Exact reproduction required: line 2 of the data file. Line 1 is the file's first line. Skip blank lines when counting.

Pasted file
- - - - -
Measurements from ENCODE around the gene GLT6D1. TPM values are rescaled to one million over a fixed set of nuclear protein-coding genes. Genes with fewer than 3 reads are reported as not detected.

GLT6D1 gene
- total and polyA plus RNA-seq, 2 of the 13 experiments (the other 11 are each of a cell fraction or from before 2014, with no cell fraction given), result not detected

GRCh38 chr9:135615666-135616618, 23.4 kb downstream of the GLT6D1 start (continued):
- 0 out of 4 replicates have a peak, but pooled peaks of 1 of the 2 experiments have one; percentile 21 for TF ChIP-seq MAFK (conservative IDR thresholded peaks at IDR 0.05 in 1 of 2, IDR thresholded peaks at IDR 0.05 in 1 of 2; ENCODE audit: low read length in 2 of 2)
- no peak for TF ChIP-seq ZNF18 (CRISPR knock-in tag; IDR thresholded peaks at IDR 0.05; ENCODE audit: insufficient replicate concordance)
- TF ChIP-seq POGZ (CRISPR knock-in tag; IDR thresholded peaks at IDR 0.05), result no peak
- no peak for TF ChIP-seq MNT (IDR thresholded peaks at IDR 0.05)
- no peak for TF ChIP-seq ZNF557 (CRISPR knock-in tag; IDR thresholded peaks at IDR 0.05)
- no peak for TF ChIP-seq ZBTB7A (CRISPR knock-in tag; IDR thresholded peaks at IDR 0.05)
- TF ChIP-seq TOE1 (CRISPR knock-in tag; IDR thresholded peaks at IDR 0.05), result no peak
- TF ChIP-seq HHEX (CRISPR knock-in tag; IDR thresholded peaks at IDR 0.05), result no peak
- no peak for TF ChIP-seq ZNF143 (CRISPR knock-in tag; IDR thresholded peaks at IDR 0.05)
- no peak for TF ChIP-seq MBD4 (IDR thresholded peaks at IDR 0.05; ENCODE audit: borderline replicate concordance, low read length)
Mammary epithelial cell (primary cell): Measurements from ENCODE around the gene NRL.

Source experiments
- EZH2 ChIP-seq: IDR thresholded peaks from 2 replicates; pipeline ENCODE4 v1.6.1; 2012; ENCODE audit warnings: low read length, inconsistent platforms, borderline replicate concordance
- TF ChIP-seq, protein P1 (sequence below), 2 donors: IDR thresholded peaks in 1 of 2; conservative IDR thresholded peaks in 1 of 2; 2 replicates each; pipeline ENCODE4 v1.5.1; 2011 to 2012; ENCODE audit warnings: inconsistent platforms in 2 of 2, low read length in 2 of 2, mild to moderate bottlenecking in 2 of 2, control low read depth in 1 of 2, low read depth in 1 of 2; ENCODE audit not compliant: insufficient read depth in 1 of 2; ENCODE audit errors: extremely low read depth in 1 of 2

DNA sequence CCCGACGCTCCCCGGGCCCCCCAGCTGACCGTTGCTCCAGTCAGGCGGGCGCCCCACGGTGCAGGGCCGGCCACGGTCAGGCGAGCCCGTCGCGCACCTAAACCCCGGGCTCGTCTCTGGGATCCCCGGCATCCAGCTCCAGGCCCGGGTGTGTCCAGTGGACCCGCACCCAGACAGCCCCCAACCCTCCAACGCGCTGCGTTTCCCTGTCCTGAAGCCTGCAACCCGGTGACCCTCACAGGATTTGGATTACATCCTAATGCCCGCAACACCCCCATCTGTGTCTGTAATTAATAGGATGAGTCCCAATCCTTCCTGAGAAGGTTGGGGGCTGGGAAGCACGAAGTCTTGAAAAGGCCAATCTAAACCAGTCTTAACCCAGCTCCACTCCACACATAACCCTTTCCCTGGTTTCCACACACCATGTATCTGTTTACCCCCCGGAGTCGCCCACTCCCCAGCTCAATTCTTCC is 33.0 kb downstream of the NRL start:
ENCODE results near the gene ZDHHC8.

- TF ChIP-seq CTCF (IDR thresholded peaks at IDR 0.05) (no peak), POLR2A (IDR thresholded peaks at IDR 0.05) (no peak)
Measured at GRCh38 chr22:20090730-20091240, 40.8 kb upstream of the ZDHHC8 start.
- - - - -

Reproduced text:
GLT6D1 gene